Litigation regarding what constitutes a “retail or service establishment,” under the “7(i)” or “retail sales” exemption continues. We recently reported a district court decision applying the exemption to employees selling precious metals. See La Parne v. Monex Deposit Co., 2010 U.S. Dist. LEXIS 59768 (C.D. Cal. Apr. 29, 2010).  Just a couple of months later, another district court analyzed the applicability of the exemption, this time to a company that provides window washing services primarily to commercial high rise buildings that are paid for by a management company, not the individual tenants. Alvarado v. Corporate Cleaning Service, Inc., 2010 U.S. Dist. Lexis 62378 (N.D. Ill. June 21, 2010).

The Court explained that to fall within the definition of a retail or service establishment, two requirements must be met: (1) the establishment cannot earn more than 75% of its revenue from goods or services that are provided for resale; and (2) it must be recognized as retail in the particular industry. Plaintiffs argued the window washing services were resold (and not retail) because the defendant did not contract directly with the commercial or residential tenants to provide the service, but instead, with management companies, who then recovered the cost of such work either through rent, property management fees, or assessments. Therefore, the services were bought by the management company and then resold to the tenants.  The Court rejected this assertion, and held the building management companies were “merely conduits,” or agents facilitating the purchase of window washing services, not middlemen reselling window washing services. 

The Court also found the services were “recognized as retail in the industry” because they were sold to the general public (even though most of their customers were commercial clients, not residential clients, rejecting plaintiffs’ argument that the exemption only applies to residential sales); the services met the “everyday needs of the community”; the services were provided at the end of the stream of distribution; and the defendant did not engage in manufacturing. The Court also held the mere fact the services were sold to corporate accounts with multiple buildings (as opposed to individual owners or those with a single building), did not transform the sale to a “wholesale” transaction. The Court also rejected plaintiffs’ argument that providing proposals to customers estimating the cost of the services were not “retail” transactions, finding such proposals are not akin to competitive bidding (which Department of Labor regulations state are not recognized as retail).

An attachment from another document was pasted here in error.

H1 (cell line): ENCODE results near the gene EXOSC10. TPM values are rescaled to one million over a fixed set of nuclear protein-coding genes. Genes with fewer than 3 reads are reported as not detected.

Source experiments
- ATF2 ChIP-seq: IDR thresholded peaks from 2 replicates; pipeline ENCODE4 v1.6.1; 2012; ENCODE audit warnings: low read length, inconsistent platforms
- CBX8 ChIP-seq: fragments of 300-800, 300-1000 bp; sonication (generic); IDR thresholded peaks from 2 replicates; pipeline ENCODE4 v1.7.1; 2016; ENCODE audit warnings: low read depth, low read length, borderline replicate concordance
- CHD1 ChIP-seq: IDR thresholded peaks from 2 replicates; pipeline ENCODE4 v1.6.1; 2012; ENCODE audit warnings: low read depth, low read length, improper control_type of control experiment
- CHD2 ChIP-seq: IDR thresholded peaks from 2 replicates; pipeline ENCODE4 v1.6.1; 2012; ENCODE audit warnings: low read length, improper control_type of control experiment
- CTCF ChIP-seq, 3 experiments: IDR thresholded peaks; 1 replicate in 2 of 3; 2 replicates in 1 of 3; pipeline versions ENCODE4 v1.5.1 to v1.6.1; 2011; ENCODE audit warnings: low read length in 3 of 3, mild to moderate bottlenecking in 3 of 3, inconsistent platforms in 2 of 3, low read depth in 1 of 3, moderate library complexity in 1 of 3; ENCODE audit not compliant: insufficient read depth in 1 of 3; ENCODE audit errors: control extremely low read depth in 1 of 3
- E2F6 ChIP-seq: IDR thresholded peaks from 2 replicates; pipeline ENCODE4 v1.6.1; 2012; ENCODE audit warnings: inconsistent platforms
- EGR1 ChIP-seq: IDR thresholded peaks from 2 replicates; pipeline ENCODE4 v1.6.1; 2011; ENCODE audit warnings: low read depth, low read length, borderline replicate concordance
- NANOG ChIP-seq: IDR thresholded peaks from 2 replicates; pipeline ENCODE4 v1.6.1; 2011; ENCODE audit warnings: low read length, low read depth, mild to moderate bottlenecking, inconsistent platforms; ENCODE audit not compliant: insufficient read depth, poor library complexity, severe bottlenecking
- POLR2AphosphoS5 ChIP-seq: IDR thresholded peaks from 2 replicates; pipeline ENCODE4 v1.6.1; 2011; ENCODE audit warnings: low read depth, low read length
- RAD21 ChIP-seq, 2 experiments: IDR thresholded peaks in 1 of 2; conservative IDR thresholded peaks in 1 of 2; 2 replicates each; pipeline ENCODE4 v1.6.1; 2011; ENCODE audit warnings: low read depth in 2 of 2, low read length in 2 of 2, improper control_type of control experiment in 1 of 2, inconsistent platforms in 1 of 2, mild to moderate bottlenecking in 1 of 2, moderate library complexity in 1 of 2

Nevertheless, despite holding plaintiffs were employed by a “retail or service establishment,” the Court denied summary judgment to the employer finding a question of fact existed whether plaintiffs satisfied another requirement necessary to establish the exemption—being paid more than 50% in commissions. Plaintiffs were paid using a point system, whereby they were compensated based on the number of jobs completed. Each job was assigned a number of points based on the number of windows washed. Thus, the quicker and more efficiently the plaintiffs worked, the more they earned per hour.  The Court held a commission exists when there is some relationship or correlation between compensation paid to the employees and the amount charged to the customers. The court found questions of fact remained regarding whether a true nexus existed between pay received and the amount charged to the customer based on evidence produced by the plaintiffs that on occasion, the labor cost charged to a customer did not fluctuate based on the number of points.   

Employers relying on the 7(i) exemption under federal law should review the relevant regulations and cases to ensure that the business qualifies as a “retail or service establishment” and that the compensation it provides is a “commission” as defined in the case law.